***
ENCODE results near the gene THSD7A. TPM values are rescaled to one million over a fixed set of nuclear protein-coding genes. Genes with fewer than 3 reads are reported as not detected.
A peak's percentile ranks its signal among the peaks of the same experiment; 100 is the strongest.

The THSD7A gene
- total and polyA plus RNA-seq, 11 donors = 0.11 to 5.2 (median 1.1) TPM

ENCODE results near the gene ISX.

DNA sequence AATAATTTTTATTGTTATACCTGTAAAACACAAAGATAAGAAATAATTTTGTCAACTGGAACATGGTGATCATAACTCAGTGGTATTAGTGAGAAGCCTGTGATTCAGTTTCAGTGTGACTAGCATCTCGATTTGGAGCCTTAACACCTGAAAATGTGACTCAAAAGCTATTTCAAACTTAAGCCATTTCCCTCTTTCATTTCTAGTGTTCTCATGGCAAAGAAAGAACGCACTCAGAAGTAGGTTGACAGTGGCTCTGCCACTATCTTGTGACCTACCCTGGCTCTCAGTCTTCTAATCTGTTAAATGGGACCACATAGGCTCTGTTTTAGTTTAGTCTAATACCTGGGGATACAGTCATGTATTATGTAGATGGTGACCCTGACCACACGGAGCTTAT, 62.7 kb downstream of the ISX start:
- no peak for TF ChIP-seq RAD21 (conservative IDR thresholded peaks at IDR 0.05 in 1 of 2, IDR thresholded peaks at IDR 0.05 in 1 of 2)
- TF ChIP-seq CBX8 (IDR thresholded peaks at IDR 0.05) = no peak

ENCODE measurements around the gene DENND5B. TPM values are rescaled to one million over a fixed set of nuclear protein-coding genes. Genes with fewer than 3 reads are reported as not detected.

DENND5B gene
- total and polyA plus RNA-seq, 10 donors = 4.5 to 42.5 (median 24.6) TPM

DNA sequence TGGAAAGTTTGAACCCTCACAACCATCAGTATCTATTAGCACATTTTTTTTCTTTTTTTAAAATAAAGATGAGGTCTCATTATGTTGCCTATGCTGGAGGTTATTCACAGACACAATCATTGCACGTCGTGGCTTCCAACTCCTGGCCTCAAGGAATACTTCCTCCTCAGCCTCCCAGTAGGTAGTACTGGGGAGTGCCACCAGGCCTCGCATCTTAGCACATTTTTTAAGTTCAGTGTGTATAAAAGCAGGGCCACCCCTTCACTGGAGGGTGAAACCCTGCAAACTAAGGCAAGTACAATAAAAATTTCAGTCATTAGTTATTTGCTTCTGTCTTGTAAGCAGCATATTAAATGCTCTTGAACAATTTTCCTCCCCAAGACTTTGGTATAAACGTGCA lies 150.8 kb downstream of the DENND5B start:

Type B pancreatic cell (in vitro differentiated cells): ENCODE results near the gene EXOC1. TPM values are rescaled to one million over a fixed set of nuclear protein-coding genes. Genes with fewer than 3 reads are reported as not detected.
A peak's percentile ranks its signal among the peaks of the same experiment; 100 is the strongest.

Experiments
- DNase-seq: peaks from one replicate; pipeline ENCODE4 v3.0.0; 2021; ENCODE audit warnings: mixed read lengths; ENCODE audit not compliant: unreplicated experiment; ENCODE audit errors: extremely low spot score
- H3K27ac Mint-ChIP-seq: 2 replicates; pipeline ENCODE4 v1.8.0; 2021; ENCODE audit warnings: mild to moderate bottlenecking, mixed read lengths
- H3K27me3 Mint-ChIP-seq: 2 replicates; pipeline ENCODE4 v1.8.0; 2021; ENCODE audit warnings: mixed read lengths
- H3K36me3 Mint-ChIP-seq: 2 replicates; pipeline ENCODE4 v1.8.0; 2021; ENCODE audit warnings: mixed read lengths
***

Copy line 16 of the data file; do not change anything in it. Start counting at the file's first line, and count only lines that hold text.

- DNase-seq: peaks from one replicate; pipeline ENCODE4 v3.0.0; 2021; ENCODE audit warnings: mixed read lengths; ENCODE audit not compliant: unreplicated experiment; ENCODE audit errors: extremely low spot score